Jeff Melanson, Reflecting on the Current State of U.S. Symphonies

During my time at the Toronto Symphony Orchestra, we explored remaking the orchestra’s mandate to reflect the need for increased inclusivity and diversity. This is an important priority everywhere, but absolutely necessary in Toronto, the world's most ethnically diverse city.

The experience and approach we took is at the top of mind as I hear more about how America’s orchestras are struggling with finances, aging audiences and a lack diversity.

A recent Associated Press story highlights the financial challenges of orchestras that have not survived or remain in operation as much smaller versions of their former selves.

The lengthy list of struggling cities in which such operations face serious ongoing issues includes New Orleans, Denver, Honolulu, and San Jose.

Close observers of America’s cultural affairs are troubled by recent strikes by musicians in the Pittsburgh, Philadelphia and the Fort Worth Symphony Orchestras.

The problems and challenges are only exacerbated by the negative perceptions in the public created when orchestras go out of commission even for a short time as was the case In Philadelphia.

Recently we’ve heard from well-intentioned champions of cultural renewal in the United States calling for government money to be directed toward bolstering symphonies with an aim toward reviving once proud institutions.

They make the case, and justifiably so, that the benefits of such renewal are not only cultural, they are economic with millions of dollars in positive spin offs accruing to related industries like restaurants, hotels and a host of others. The prestige and pride that a city benefits from its symphonies are global calling cards that serve to boost tourism and serve as magnets for artists and consumers the world over.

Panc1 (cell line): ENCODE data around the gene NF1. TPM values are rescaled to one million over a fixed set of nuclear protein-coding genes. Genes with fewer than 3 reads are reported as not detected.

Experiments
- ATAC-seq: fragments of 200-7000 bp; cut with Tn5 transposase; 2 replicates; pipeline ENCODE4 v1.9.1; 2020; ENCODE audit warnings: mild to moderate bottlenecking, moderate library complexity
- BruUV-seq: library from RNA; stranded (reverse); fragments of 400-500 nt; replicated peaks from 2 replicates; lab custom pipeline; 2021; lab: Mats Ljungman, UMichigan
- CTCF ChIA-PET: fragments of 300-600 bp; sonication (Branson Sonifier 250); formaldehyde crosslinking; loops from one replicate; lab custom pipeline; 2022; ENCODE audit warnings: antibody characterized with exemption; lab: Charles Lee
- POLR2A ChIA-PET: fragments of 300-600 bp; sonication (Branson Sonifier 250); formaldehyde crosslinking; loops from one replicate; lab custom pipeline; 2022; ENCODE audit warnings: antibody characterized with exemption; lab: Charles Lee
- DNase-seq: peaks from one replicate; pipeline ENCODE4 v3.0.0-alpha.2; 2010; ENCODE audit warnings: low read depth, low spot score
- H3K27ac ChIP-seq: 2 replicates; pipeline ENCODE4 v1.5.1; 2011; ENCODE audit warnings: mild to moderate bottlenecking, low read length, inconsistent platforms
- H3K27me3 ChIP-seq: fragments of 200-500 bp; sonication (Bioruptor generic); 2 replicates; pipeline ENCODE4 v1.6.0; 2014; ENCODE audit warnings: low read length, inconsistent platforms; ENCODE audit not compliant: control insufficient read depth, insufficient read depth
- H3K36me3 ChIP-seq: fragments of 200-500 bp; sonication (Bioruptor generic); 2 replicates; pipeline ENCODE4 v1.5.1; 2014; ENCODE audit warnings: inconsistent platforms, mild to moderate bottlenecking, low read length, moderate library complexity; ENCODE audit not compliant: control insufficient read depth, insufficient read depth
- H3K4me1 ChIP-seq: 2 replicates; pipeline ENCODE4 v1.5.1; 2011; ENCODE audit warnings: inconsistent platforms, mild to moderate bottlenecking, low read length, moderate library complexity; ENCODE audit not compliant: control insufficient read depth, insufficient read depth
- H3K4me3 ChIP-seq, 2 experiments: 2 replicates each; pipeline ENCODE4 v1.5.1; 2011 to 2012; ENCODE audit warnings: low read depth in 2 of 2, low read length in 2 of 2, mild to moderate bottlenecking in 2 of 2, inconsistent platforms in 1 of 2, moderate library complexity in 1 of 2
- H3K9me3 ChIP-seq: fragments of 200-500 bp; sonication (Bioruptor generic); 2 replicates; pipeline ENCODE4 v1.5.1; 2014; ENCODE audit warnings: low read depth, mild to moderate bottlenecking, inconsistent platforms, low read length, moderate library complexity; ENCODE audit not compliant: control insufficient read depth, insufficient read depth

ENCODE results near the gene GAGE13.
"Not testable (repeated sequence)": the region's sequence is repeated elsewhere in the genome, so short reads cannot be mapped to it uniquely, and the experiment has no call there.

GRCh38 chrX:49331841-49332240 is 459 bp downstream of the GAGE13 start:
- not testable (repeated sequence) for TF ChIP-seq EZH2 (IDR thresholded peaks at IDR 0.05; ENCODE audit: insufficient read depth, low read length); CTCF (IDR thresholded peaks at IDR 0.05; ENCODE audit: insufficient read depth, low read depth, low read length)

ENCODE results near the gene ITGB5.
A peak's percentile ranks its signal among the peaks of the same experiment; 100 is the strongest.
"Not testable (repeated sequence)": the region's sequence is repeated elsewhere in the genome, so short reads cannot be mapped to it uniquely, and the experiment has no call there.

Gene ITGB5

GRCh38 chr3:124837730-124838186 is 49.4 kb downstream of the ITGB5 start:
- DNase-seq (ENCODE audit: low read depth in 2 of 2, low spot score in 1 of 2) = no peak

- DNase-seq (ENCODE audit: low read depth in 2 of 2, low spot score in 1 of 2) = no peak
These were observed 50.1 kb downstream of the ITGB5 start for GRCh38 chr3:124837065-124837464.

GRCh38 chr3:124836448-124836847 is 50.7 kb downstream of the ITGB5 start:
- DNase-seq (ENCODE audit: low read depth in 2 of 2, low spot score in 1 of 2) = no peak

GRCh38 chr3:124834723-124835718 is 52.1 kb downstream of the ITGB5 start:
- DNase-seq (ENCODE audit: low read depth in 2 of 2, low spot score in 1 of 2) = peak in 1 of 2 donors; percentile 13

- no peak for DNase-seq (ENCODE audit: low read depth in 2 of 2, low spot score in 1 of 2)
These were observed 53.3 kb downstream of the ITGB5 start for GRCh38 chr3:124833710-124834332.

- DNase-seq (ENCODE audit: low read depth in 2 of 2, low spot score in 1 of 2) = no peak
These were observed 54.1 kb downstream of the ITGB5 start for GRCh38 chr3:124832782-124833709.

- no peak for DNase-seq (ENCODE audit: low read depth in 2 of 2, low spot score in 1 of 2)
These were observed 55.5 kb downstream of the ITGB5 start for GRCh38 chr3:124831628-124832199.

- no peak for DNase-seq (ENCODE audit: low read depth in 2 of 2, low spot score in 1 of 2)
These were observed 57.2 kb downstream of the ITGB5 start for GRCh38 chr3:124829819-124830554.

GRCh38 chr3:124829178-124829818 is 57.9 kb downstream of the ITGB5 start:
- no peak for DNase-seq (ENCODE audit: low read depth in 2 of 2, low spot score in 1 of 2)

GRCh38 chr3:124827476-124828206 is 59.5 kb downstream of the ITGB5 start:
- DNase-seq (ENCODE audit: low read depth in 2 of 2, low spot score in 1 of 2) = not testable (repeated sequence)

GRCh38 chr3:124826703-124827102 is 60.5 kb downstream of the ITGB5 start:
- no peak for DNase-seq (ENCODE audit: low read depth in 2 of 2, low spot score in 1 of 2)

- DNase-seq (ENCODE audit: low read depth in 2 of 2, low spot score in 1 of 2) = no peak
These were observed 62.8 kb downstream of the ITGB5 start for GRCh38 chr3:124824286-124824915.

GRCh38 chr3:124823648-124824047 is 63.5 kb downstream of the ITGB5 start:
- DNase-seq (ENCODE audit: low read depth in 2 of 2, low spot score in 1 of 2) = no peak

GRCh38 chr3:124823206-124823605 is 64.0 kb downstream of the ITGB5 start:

These are all worthy arguments that should be given careful consideration by all stakeholders.

As part of those discussions, I would certainly encourage an examination of what we were able to try at the Toronto Symphony Orchestra.

No one should be under any illusions that there’s a one-size- fits-all fix for what ails America’s symphony orchestras. That said, it could be helpful to apply some of the lessons learned at the TSO toward the creation of an overarching strategy aimed at revitalization.

The hiring of a diversity consultant was key, but it was just as important to allow that individual the flexibility and freedom to examine all kinds of ways to meet the tenets of our new mission statement, while introducing the
orchestra to a wider audience. This includes a firm commitment to diversity and inclusivity in all aspects of the
organization – board, staff, musicians, audience, community engagement and the content on stage

One may well ask whether taking such steps in U.S. cities might go a long way toward encouraging Americans who have never been to the symphony, to attend.

As I stated during interviews then and feel just as strongly now, Toronto and Canada “is full of diverse artists, creators and musicians who are eager to share their passion with the country and the rest of the world. It’s time that the arts and culture leaders across the country recognize and celebrate this with inclusivity and opportunity.”

I would make that case that whether governments are open to playing a greater financial role in the renewal of orchestras in future or not, it is critically important to create and engender a welcoming environment in which inclusivity is a priority.

We must break down barriers and eliminate stereotypical views of symphonies as bastions of stuffy elitism.

It’s no easy feat but that is the work ahead!